You can see it on YouTube in all its dubious glory, a couple appearing to couple on their towel on the sugary sands of busy Bradenton Beach.
What a shocked beach-goer’s cellphone captured Elissa Alvarez and Jose Caballero doing in broad daylight that balmy Sunday last July definitely makes them unlikely martyrs for a legal system gone astray.
But aside from the salaciousness in this, isn’t there room for some sensibility here? Should their way-too-public physical act — inappropriate, grossly distasteful and definitely deserving of some official punishment — send them to prison, maybe for years? For longer than people have gotten for driving drunk and killing someone, and in a world where Debra Lafave didn’t do a day for sex with a teenage student?
Would it be justice to label them both registered sex offenders for the rest of their lives — a designation with deep repercussions intended to protect us from rapists and child molesters?
Florida’s now-infamous sex-on-the-beach case has gotten attention from Today to Nancy Grace, all a-howl at the outrage perpetrated on decent beach-going citizens everywhere. Naturally, it went viral — there’s video.
According to published reports and witness accounts, Alvarez, a 20-year-old dental assistant, and Caballero, a 40-year-old stone worker and personal trainer, appeared to have sex on the beach that day, take a swim, fall asleep, and have sex on the populated beach again. And, OK, ick. Somebody called 911.
Notably, the 12th Judicial Circuit’s state attorney himself, Ed Brodsky, acted as co-counsel, even with, presumably, actual murder trials and such going on in other courtrooms. Prosecutors wanted to make clear what won’t be tolerated on Manatee County’s highly touted beaches.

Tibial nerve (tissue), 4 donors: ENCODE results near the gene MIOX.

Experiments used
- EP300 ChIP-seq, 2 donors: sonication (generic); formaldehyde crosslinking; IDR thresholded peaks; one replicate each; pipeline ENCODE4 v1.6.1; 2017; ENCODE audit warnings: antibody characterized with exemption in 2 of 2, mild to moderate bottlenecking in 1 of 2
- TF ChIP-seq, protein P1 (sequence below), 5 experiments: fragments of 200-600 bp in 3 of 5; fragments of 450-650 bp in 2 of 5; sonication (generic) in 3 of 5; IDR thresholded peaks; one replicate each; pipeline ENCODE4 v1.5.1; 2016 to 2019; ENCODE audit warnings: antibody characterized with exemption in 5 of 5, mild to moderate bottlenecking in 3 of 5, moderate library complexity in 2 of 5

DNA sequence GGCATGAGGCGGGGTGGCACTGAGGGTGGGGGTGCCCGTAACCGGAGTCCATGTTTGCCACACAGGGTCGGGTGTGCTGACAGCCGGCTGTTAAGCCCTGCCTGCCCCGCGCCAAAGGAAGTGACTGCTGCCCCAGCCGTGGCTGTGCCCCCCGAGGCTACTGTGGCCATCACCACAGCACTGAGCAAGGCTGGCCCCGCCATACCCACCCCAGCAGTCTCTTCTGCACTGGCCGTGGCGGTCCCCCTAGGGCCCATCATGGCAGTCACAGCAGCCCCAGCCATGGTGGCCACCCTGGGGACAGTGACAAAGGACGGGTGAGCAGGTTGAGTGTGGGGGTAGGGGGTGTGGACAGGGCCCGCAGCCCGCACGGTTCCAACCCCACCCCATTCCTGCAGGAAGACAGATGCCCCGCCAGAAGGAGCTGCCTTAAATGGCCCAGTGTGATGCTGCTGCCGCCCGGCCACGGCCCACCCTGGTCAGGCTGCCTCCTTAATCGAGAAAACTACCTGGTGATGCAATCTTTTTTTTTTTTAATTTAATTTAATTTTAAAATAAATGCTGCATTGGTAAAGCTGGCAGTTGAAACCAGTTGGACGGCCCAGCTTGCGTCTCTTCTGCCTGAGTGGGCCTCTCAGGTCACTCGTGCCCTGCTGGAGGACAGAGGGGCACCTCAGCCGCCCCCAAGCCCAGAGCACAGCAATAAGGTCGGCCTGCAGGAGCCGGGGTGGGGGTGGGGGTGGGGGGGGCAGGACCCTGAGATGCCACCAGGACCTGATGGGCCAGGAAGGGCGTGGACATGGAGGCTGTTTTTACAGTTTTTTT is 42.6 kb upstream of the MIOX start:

A woman testified that her 3-year-old granddaughter asked what the two (him in a Speedo, her in a bikini) were doing. “I redirected her, and we looked at seashells,” the grandmother reported, which made me like this woman.
Anyway, it was no surprise a jury took a mere 15 minutes to convict them of a lewd and lascivious act.
Prosecutors did make plea offers beforehand: prison for Caballero, who has a previous cocaine conviction, and jail time for Alvarez, who has no record. They agreed to drop the sex-offender designation. The accused opted for trial. Both could faced up to 15 years in prison and that sex offender designation, which would affect what jobs they hold and even where they live for the rest of their lives.
And are these really the hardened criminals we want to pay to house behind bars?
Their attorney, Ronald Kurpiers, says he believes in the sex offender statute “for the people who deserve it.” But he does not believe what these two were convicted of is what the Legislature had in mind.
The judge could opt for probation. (With, if I may suggest, lots of community service cleaning up the public beach.)
Prosecutor Anthony Dafonseca said his office decided not to ask that Caballero be sentenced as a repeat offender, which would have likely guaranteed him the maximum prison time. They have not yet determined what sentences they will request, he told me last week. [Brodsky said he would not seek the maximum 15 years.]
For the record, this is a state attorney’s office capable of reason. A few years ago, two high school students set their ROTC instructor’s SUV on fire, an act that could have ignited his home with his children inside. They got house arrest, probation, public service hours and restitution costs — which sounds to me like punishment plus a chance of redemption for being felony stupid.
Alvarez and Caballero now wait in jail for their sentencing before Judge Gilbert Smith. The date hasn’t been set. But maybe even in the salacious case of sex on the beach, we'll see some reason in the court.
Sue Carlton is a columnist for the Tampa Bay Times.
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